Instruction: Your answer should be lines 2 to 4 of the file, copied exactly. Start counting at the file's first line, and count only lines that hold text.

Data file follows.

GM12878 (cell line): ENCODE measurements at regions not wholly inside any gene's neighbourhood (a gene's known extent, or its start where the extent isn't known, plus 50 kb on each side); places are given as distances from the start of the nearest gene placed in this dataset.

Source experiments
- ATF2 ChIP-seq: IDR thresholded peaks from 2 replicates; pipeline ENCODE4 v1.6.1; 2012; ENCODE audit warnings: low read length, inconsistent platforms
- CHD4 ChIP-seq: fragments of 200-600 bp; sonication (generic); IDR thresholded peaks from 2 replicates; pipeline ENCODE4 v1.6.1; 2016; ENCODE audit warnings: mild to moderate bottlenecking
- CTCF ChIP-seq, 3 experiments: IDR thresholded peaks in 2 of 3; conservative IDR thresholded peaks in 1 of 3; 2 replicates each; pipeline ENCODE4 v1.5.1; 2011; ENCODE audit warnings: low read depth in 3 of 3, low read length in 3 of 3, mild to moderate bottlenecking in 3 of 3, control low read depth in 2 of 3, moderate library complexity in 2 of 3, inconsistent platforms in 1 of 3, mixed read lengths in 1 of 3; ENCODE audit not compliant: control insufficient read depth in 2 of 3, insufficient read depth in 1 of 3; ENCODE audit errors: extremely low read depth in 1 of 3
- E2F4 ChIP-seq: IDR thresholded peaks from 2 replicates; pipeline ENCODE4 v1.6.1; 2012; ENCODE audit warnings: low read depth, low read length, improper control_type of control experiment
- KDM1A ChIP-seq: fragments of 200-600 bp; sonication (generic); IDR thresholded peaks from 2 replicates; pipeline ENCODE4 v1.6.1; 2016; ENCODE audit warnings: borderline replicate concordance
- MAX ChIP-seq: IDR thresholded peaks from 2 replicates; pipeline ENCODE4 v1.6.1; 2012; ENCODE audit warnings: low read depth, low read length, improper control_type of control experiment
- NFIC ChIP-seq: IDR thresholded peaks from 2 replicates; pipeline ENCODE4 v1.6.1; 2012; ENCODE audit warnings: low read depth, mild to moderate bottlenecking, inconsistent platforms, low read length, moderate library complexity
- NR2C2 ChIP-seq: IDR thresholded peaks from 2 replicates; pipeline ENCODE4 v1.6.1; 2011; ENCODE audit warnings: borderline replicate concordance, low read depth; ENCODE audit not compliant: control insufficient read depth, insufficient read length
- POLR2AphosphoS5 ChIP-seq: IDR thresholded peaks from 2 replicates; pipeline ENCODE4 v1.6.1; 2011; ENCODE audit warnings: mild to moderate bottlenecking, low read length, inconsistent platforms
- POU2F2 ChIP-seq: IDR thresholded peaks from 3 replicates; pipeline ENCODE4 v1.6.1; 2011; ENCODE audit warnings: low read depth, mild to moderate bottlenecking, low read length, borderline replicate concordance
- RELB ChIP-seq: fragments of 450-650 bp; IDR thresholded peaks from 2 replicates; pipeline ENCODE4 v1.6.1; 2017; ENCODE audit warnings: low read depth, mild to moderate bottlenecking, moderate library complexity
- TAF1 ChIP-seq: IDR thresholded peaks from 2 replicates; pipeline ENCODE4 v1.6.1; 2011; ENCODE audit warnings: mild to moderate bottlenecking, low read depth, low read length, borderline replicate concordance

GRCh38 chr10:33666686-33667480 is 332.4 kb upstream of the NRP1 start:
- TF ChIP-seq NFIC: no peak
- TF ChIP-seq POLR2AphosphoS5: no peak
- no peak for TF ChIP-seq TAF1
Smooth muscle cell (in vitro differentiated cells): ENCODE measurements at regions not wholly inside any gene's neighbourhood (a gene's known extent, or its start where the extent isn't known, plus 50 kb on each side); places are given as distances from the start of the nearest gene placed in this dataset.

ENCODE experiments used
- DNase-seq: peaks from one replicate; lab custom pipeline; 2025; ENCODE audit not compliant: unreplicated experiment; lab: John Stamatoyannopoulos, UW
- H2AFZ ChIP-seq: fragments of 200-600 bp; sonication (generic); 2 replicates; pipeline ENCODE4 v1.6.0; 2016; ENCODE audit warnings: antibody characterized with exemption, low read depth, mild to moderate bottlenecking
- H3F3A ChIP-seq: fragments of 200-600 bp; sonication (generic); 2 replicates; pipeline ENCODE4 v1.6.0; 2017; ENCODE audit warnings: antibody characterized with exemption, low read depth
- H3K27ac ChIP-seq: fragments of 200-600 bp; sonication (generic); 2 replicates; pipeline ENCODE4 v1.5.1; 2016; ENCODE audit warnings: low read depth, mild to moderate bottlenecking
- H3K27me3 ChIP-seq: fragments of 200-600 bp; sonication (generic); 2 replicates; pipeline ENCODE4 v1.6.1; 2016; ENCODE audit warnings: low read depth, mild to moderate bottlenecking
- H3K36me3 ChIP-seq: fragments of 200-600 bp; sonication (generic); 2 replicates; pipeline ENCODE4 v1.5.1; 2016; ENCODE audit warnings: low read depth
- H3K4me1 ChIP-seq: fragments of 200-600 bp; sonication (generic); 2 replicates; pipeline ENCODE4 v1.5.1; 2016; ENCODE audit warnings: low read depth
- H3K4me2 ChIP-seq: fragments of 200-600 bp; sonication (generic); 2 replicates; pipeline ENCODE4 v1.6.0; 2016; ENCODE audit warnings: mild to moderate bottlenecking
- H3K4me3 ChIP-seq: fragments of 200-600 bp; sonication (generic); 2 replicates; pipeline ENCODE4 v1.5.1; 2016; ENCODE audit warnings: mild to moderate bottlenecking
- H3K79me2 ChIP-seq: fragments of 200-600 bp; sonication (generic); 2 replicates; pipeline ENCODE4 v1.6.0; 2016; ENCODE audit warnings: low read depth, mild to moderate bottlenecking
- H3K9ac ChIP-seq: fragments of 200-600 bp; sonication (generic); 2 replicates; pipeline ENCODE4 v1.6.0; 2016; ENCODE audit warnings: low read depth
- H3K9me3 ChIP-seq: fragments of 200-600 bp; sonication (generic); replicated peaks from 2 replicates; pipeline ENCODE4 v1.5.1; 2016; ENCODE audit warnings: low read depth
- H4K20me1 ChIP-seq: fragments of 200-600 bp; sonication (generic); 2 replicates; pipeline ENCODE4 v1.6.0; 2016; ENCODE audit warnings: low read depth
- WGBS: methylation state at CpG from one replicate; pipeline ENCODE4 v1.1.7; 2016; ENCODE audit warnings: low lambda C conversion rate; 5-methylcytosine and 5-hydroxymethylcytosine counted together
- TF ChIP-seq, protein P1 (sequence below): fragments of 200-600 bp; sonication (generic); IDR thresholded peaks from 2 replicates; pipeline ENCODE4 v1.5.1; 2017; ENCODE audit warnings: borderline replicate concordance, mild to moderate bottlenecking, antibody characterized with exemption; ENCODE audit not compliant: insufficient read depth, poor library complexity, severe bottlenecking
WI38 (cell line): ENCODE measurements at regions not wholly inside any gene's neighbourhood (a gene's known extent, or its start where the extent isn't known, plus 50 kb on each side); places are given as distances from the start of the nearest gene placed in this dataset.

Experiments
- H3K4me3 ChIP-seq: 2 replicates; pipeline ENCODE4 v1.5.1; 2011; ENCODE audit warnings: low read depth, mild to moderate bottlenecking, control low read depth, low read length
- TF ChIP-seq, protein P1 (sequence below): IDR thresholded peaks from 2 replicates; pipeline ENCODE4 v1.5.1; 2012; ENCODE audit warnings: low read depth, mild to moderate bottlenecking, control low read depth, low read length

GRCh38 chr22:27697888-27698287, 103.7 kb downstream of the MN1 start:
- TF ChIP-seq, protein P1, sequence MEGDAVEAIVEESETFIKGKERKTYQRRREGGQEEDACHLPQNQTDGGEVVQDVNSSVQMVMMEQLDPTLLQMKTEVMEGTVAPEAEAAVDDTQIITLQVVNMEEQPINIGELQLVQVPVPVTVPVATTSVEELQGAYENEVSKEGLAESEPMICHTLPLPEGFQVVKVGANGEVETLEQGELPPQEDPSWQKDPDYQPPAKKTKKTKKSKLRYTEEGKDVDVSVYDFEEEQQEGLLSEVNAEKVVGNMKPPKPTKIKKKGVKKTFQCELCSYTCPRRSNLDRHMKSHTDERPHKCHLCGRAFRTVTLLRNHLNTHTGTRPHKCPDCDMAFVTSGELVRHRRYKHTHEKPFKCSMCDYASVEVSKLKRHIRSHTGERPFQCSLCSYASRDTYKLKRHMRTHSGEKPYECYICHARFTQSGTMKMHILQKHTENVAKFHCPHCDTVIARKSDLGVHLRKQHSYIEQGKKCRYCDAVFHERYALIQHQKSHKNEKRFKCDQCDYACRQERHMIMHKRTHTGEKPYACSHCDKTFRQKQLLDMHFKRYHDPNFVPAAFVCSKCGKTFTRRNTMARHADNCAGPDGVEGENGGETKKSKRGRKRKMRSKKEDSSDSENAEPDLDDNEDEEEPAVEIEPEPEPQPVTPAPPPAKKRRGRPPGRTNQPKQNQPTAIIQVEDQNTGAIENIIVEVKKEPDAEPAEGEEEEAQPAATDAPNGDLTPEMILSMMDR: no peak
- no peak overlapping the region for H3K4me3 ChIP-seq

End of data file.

Source experiments
- ATF2 ChIP-seq: IDR thresholded peaks from 2 replicates; pipeline ENCODE4 v1.6.1; 2012; ENCODE audit warnings: low read length, inconsistent platforms
- CHD4 ChIP-seq: fragments of 200-600 bp; sonication (generic); IDR thresholded peaks from 2 replicates; pipeline ENCODE4 v1.6.1; 2016; ENCODE audit warnings: mild to moderate bottlenecking